Note: Our 'New & Noteworthy' page shows *some* of our current in-stock livestock, as well as offers links to lists of fish & invertebrates (crabs, shrimp, snails etc.) that are in-stock:
Wrasses are prone to jumping from the aquarium when startled or excited so we recommend a secure lid. They feel most secure when there is plenty of live rock to hide in, as well as open space for swimming. Most species may be kept in pairs or harems as long as they are added together or females first. They do not appreciate living with other species of wrasse, so any aquarium with several species must be large enough and the most peaceful species added first.
They should be fed two to three times a day plenty of high quality meaty items, frozen Mysis shrimp, krill, chopped seafood, marine algae and Spirulina.
These wrasses are easy to keep and have active personalities. They have big appetites for invertebrates, especially shrimp, however larger species may attack other crustaceans, snails, worms including bristleworms, mantis shrimp and starfish among others. They do not bother corals or anemones, but may flip over rocks in their search for food. Large species may also bully or eat small fish, but they are typically nonaggressive with other large fish as long as they have a different shape. Similarly shaped fish are seen as a threat and may be targeted; we do not recommend keeping them with small species such as flasher wrasses. They may be kept in pairs or harems as long as they are added at the same time or females first.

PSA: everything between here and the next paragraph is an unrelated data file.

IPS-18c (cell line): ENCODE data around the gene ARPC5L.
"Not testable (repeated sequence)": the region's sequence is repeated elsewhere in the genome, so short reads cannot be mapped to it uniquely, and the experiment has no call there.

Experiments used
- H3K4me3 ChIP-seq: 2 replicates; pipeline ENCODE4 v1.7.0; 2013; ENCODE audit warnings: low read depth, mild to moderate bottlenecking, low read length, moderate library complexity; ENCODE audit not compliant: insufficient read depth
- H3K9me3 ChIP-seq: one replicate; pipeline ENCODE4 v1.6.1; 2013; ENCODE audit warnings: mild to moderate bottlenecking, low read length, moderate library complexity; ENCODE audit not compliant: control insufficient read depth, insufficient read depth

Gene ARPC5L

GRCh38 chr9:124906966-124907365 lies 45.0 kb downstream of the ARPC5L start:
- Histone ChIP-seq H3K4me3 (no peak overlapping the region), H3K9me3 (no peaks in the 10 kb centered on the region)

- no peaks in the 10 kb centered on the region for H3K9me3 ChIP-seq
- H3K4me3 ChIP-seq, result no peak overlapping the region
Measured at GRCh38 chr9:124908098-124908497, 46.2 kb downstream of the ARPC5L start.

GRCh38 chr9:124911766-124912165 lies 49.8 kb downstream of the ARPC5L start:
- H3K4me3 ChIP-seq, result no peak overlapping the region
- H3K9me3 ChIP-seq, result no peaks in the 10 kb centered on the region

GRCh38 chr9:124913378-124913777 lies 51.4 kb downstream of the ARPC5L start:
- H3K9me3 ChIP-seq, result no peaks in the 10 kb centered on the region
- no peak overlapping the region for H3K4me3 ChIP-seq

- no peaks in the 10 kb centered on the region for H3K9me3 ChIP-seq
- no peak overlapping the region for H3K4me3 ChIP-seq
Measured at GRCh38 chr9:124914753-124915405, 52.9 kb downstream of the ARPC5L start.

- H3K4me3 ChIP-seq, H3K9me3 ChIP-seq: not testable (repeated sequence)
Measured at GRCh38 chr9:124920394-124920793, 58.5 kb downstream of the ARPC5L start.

They will hide within the rockwork to sleep, but when threatened will dive into the sand for protection. They can even swim under the sand to avoid predators. A fine sand bed of at least 2-3 inches will help them feel secure. Rocks should be placed on the aquarium glass and sand poured around them to eliminate the danger of a cave-in when the wrasse dives in.
The Rainbow wrasse is an absolute kaleidoscope of color! its head is rusty red with cerulean blue stripes. Its body is emerald green transitioning to blue at the tail, with horizontal stripes of bright magenta. Its belly is lemon to silver, and its dorsal fin has an orange stripe with a black spot near its head. It is also known as the Five Stripe, or Pink Faced wrasse. Juveniles are more slender and mainly turquoise and magenta. Males and females are identical. It grows to 7 inches and needs an aquarium of at least 90 gallons.
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